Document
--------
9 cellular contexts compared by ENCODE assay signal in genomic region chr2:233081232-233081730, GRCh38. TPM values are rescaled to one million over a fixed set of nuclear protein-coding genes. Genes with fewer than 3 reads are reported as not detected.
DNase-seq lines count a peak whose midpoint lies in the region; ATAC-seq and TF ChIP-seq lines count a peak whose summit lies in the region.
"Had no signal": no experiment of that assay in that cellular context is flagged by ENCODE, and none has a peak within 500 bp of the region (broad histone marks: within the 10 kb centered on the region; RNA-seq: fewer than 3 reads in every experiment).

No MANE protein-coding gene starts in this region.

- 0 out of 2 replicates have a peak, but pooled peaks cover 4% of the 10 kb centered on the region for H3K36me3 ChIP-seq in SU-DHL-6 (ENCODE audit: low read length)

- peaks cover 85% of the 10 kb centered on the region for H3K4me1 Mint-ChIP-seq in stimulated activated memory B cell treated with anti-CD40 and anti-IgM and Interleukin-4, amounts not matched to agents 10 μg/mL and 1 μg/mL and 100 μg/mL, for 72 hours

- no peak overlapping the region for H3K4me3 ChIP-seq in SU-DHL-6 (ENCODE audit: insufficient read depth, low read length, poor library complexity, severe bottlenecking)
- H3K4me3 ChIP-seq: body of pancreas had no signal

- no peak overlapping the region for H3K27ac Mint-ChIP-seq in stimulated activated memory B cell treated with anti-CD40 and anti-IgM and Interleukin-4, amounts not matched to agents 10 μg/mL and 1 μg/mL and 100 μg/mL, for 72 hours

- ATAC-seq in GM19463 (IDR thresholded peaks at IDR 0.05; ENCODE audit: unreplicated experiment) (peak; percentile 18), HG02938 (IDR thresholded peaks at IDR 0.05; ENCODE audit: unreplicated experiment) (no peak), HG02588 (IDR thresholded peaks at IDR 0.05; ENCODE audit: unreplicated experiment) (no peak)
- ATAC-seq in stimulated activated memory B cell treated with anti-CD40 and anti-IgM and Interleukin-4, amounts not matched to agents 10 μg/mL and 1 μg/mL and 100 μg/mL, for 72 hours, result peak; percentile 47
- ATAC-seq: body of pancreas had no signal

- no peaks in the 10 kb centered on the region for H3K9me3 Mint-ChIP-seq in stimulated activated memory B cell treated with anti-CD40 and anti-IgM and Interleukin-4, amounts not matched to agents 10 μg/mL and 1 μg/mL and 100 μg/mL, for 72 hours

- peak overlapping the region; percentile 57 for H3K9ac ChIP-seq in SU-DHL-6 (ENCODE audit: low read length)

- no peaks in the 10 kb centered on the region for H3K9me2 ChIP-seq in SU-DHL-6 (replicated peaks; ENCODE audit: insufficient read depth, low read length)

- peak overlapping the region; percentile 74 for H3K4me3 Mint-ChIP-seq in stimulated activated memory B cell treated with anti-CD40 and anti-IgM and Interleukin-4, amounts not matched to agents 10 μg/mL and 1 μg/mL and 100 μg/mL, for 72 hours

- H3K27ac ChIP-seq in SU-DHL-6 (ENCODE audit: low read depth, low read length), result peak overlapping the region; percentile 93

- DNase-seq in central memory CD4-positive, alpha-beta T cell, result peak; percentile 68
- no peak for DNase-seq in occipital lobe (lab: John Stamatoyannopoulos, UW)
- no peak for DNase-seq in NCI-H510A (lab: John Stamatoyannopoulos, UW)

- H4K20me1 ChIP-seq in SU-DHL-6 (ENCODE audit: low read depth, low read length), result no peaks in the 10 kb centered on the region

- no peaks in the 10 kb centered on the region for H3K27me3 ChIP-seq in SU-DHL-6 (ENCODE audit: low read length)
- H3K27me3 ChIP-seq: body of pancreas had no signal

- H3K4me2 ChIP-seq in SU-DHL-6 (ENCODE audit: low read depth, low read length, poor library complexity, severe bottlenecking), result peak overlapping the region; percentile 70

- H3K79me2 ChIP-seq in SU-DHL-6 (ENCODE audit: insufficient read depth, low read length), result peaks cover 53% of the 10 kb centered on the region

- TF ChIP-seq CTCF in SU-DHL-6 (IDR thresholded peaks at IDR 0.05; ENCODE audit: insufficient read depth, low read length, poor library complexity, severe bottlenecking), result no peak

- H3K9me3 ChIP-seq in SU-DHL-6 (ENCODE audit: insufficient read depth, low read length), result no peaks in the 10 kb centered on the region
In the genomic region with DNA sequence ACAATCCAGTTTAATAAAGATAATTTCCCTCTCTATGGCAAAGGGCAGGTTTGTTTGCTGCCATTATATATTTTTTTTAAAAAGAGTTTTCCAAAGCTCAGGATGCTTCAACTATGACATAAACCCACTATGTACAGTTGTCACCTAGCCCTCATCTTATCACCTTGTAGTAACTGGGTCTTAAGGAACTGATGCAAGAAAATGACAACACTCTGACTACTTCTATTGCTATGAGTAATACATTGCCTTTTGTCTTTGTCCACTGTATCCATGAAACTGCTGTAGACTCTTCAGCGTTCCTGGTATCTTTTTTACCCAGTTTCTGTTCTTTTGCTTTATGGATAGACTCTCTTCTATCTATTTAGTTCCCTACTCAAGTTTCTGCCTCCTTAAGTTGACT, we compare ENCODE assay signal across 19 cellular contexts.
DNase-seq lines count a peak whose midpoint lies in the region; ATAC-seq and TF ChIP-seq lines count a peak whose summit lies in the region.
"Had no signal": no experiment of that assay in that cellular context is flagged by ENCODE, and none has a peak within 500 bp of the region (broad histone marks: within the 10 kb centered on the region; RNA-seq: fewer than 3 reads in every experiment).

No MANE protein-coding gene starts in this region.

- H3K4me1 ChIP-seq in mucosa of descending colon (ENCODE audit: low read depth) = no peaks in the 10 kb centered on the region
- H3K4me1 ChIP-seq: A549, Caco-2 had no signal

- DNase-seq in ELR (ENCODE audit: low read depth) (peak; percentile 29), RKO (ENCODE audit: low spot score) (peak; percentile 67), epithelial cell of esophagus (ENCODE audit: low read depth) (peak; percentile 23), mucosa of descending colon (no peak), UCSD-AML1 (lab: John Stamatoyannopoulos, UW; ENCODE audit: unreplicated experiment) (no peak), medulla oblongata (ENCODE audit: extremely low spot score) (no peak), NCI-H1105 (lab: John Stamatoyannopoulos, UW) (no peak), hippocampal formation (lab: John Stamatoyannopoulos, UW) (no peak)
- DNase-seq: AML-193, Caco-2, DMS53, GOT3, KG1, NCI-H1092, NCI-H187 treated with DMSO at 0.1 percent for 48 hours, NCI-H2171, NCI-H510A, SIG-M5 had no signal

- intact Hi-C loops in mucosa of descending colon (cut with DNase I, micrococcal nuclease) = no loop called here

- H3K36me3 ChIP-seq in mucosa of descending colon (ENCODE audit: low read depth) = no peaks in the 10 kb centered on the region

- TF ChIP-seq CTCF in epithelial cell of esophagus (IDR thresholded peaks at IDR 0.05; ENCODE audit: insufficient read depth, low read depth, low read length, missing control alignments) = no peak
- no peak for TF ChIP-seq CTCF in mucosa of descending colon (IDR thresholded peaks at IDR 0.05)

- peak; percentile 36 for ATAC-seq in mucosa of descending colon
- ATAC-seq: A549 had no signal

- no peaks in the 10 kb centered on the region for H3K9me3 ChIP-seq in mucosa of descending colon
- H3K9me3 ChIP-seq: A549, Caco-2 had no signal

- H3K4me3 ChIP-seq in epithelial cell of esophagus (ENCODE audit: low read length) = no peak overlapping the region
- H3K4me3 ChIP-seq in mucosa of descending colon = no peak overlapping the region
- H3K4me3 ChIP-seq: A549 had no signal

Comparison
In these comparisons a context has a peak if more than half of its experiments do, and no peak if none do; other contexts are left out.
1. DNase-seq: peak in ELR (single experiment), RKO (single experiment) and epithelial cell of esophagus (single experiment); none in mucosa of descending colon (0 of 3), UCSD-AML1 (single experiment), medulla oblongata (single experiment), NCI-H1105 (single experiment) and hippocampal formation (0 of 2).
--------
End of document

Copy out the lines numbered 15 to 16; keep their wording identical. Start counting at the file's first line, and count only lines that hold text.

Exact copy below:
- no peaks in the 10 kb centered on the region for H3K9me2 ChIP-seq in SU-DHL-6 (replicated peaks; ENCODE audit: insufficient read depth, low read length)

- peak overlapping the region; percentile 74 for H3K4me3 Mint-ChIP-seq in stimulated activated memory B cell treated with anti-CD40 and anti-IgM and Interleukin-4, amounts not matched to agents 10 μg/mL and 1 μg/mL and 100 μg/mL, for 72 hours